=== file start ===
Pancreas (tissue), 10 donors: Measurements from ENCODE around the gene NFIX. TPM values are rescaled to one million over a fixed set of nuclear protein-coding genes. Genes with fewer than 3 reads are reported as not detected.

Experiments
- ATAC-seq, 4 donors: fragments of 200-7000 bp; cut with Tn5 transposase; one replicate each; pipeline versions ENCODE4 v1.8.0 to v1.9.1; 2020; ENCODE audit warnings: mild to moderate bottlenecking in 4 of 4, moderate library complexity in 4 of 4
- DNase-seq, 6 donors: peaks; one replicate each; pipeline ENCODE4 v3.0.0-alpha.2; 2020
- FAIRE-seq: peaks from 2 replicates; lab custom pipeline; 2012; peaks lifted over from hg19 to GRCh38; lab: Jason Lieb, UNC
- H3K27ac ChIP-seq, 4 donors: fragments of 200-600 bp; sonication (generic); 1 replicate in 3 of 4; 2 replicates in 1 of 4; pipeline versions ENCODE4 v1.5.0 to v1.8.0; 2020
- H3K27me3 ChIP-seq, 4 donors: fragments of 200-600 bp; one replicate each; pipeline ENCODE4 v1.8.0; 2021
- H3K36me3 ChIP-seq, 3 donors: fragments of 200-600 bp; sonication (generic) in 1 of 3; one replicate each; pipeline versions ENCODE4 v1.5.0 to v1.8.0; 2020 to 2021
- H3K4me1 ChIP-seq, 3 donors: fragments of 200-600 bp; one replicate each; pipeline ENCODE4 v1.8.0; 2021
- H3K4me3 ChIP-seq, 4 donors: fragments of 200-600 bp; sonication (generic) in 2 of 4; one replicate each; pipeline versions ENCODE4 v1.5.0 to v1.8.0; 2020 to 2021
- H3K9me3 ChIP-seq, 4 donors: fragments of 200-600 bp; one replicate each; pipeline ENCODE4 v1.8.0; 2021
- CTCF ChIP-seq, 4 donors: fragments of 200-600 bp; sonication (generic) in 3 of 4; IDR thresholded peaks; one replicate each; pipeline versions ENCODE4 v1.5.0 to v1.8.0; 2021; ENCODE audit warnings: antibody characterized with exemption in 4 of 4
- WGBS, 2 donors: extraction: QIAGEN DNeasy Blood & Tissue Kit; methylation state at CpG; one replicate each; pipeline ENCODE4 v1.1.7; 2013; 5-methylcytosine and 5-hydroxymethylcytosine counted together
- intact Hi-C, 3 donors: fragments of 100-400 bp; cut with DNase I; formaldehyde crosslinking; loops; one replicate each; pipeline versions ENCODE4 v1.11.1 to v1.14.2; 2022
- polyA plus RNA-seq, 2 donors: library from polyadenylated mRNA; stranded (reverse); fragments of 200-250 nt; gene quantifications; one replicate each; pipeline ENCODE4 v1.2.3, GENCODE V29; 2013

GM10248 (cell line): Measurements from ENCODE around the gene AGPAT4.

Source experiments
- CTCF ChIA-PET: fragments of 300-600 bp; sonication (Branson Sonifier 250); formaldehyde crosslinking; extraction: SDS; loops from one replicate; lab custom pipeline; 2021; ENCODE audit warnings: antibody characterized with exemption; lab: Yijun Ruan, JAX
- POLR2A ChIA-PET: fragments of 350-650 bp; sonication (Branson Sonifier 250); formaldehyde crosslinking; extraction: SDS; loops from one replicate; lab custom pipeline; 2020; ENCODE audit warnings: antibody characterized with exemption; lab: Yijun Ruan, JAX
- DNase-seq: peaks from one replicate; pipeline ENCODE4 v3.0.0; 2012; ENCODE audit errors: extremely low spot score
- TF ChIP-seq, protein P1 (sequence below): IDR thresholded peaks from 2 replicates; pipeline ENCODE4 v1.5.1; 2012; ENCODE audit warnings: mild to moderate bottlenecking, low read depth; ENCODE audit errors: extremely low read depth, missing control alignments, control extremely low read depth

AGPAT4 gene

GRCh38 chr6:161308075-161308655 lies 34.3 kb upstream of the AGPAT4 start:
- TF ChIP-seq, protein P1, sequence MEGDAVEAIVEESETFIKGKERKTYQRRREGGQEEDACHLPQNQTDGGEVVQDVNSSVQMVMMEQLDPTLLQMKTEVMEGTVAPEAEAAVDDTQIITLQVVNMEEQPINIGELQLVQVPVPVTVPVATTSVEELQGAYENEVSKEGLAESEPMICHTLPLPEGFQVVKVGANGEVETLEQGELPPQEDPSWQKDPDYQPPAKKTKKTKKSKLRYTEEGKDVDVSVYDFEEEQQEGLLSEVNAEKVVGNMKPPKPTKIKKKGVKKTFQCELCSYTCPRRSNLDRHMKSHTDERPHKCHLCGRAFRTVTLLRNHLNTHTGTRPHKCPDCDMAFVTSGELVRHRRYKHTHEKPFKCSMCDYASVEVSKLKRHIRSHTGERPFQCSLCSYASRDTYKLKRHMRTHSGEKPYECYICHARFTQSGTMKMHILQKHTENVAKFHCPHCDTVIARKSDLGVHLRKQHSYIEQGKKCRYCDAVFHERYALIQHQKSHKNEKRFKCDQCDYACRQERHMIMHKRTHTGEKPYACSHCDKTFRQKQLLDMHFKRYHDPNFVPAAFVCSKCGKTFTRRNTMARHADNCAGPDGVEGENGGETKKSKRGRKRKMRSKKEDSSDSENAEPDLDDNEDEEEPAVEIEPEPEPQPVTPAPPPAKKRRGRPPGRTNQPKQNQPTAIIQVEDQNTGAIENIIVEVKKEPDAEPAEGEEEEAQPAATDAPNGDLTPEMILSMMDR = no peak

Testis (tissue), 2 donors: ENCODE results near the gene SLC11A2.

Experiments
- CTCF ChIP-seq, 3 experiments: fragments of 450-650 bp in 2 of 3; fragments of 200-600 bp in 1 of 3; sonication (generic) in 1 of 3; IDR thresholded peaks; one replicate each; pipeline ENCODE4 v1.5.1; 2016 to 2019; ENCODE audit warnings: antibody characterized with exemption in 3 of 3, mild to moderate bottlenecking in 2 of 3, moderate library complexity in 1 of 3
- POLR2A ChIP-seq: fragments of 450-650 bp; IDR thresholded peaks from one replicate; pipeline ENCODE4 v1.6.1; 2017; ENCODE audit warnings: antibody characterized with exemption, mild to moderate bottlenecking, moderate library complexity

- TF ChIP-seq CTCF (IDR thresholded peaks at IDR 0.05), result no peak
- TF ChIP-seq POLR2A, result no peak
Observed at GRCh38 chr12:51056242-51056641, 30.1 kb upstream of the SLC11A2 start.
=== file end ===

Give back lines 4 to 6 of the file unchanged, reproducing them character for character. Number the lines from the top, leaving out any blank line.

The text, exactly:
- DNase-seq, 6 donors: peaks; one replicate each; pipeline ENCODE4 v3.0.0-alpha.2; 2020
- FAIRE-seq: peaks from 2 replicates; lab custom pipeline; 2012; peaks lifted over from hg19 to GRCh38; lab: Jason Lieb, UNC
- H3K27ac ChIP-seq, 4 donors: fragments of 200-600 bp; sonication (generic); 1 replicate in 3 of 4; 2 replicates in 1 of 4; pipeline versions ENCODE4 v1.5.0 to v1.8.0; 2020